For a long time in Britain it was actually illegal to sell certain horror movies on VHS. Most of you know what the term ‘Video Nasty’ means, so I won’t go into a long description of the phenomena here. After all was said and done 39 films had their names added to that illustrious list. While there were many great films on the list that lived up to their government-imposed labels as sick and obscene, there are a few that fizzle once viewed and beg the question “Why the hell was this banned?”
Thankfully, right off the bat, you will know why 1978’s The Toolbox Murders was banned. The bulk of the film’s titular murders are right at the beginning. The young female bodies pile up one on top of the other, until you begin to wonder when the killing is going to end and some characters and plot are going to show up. Eventually they do and the film mellows out into a hybrid of suspense-free whodunit and Psycho-lite family issues.
It’s a structural device that leaves some viewers feeling dirty sitting through the initial rampage (the right response) and some feeling cheated that there is not that level of bloodshed throughout (the, um, wrong one).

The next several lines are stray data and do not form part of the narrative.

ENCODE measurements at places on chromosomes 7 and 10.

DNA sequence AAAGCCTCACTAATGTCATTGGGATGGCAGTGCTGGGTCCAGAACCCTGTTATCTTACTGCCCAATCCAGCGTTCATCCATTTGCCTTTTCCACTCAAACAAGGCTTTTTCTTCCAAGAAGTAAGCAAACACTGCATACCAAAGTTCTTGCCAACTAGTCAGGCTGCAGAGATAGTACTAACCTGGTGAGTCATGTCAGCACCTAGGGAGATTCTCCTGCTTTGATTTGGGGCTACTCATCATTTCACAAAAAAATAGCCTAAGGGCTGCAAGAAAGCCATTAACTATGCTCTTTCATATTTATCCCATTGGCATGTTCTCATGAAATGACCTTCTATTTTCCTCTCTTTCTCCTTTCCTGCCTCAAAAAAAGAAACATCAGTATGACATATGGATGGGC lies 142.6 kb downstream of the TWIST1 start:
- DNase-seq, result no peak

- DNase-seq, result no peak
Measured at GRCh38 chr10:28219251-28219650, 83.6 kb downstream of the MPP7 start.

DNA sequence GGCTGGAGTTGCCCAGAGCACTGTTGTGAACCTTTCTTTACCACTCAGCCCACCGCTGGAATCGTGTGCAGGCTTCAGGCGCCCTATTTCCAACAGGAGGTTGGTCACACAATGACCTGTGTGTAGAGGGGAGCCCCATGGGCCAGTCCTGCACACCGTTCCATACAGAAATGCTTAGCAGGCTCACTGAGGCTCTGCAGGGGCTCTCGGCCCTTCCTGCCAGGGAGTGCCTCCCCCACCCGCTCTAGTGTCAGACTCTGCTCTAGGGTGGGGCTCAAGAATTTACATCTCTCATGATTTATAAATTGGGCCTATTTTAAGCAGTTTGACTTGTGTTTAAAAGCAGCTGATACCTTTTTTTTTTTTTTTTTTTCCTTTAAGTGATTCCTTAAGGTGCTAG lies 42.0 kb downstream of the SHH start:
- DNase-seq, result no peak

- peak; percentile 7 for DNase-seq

Bottom line, I love the movie. I think it’s well made and sports a kooky performance from Cameron Mitchell, and even though it’s as predictable as the sun rising in the east, it gets the job done. But, I can also see how people could hate it. So you’re either along for it’s sleazy late-70s Based on a True Story (suuuuure it is) feel, or you aren’t. You know yourself better than I do, you decide.
Now, that all that messy “is the movie good” garbage is out of the way, here’s the meat of the argument: how is the shiny high def disc put out by Blue Underground? Fantastic.
Many people seem to be arguing that these films work best when watched on VHS with all the noise, washed-out colors and junk native to that format. But I would argue, vehemently, against that overly-romanticized notion. This film was intended to be shown theatrically, or at the very least in a drive-in.
I don’t know about you, but my private 35mm screening room is under construction at the moment. I guess I’ll have to settle for the vibrant colors and clean picture of this Blu-ray disc. If you like the movie, or have never seen it before and it sounds like your thing. I cannot recommend this disc enough. The features are great, but are ports from the old disc, the transfer is the real star here folks. Gore-gee-us!